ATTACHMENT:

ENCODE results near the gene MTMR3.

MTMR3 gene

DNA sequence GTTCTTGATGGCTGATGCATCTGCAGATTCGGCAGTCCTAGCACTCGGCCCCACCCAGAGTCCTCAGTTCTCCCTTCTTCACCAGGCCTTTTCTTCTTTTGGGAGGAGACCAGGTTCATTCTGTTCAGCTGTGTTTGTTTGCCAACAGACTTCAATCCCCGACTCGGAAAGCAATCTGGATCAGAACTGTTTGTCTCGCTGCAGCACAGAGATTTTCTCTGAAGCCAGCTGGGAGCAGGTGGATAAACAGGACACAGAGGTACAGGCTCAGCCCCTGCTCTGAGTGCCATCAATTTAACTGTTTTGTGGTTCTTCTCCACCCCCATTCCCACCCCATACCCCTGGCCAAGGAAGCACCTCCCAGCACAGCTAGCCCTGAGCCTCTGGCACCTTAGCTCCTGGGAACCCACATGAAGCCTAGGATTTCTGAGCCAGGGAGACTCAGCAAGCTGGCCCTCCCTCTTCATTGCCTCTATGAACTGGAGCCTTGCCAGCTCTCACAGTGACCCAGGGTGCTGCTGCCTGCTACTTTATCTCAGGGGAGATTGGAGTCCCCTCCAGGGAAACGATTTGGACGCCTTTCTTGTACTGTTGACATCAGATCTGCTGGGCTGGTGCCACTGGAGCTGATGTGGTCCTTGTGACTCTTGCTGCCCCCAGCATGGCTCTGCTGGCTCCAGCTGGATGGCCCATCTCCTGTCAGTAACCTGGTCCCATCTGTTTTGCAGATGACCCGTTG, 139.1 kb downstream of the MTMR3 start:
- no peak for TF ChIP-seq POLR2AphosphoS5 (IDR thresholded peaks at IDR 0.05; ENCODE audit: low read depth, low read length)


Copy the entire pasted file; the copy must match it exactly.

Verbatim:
ENCODE results near the gene MTMR3.

MTMR3 gene

DNA sequence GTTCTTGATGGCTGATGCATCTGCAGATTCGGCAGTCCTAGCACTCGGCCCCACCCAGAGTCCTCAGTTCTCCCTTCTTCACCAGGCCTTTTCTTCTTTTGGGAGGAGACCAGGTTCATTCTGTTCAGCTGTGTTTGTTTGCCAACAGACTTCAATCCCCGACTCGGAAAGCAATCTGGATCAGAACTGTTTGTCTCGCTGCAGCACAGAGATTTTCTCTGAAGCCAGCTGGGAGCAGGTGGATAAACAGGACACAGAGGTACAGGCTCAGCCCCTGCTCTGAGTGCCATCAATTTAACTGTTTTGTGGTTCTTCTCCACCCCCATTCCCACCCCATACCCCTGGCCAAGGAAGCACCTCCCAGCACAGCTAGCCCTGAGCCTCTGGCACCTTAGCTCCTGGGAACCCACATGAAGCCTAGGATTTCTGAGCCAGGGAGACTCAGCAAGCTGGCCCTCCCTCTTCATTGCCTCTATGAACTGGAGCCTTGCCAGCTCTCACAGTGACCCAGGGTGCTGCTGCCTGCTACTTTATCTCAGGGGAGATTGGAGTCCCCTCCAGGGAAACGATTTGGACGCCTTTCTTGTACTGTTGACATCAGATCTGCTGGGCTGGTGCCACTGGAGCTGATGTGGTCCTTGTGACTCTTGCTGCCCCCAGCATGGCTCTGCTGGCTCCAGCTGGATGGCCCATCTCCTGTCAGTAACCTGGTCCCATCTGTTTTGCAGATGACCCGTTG, 139.1 kb downstream of the MTMR3 start:
- no peak for TF ChIP-seq POLR2AphosphoS5 (IDR thresholded peaks at IDR 0.05; ENCODE audit: low read depth, low read length)